Sourcery: a multi-architecture root file system that is mostly source
Build images that boot on multiple architectures, and that include *working* source code for commands, that compile on demand in less than a second, written in Go.
Ron is an engineer at Google. He has been working with firmware and kernels, starting with the z80 and Unix v6, for many years. In 1999 he invented LinuxBIOS, now known as coreboot, running in every chromebook you see. In 2011, he created u-root (u-root.org), which is the basis of much of his work of the last decade. In 2017 he started the LinuxBoot project (linuxboot.org), which builds u-root and a Linux kernel into flash, replacing much of UEFI; this firmware model is now deployed at scale in Google data centers, as well as many others. His more recent work is the cpu command for Linux. He is President of the Plan 9 Foundation, and a member of the board of the lowrisc Foundation.
No video of the event yet, sorry!
Sourcery is a program that builds root file systems consisting mostly of Go source code: of the 90,000 files in a typical sourcery root, there are only 12 or so programs. Other programs are compiled on demand to a ramfs-backed file system. Compilation takes a fraction of a second for most programs, and never more than 2 seconds. Once the program is compiled to a statically-linked, tmpfs-based binary, invocation is instantaneous.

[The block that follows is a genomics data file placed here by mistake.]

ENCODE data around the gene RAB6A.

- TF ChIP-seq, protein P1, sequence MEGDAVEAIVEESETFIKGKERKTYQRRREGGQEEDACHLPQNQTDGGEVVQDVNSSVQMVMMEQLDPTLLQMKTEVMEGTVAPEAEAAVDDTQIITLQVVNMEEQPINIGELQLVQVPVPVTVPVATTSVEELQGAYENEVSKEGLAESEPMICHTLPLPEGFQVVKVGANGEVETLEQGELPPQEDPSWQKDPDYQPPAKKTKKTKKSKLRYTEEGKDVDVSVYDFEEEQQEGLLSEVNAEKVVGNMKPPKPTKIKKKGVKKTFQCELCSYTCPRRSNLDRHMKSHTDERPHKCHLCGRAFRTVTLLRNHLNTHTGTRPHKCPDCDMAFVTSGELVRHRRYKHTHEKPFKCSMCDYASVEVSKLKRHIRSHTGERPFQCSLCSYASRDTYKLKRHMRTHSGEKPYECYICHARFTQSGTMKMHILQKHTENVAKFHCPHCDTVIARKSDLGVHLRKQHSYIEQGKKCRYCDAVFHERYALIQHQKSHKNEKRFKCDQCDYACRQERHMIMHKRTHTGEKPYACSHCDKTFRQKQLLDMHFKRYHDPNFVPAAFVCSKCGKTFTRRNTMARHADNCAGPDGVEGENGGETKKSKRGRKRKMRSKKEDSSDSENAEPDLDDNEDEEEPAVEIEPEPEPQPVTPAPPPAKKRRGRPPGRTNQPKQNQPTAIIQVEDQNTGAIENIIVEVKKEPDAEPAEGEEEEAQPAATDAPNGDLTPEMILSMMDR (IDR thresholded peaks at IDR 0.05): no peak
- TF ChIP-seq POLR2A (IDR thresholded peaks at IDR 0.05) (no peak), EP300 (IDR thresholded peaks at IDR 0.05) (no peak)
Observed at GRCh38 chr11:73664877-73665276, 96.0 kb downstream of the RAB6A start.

Because these images are mostly source, they can also be multi-architecture. Binaries present on boot have a path formed from the target os and architecture, e.g. /$OS_$ARCH/bin/init for init. Dynamically compiled binaries are placed in the tmpfs-backed /bin, since these binaries vanish on boot, the path can be simpler.
The file system includes the full Go toolchain as well as all source code. Constructing the root file system, including the git clone steps and Go toolchain build, takes under 4 minutes; each additional architecture takes another 90 seconds (to ensure reproducible builds, the Go toolchain builds itself 3 times).
Sourcery root file systems are designed for VFAT, a standard for firmware for x86, ARM, and RISC-V. A typical USB stick for sourcery would include a syslinux bootstrap for x86, required for those platforms; a kernel Image file for ARM; and a kernel file for RISC-V: the firmware for ARM and RISC-V is able to find boot kernels without using an on-stick bootstrap.
Sourcery may be found at github.com:u-root/sourcery.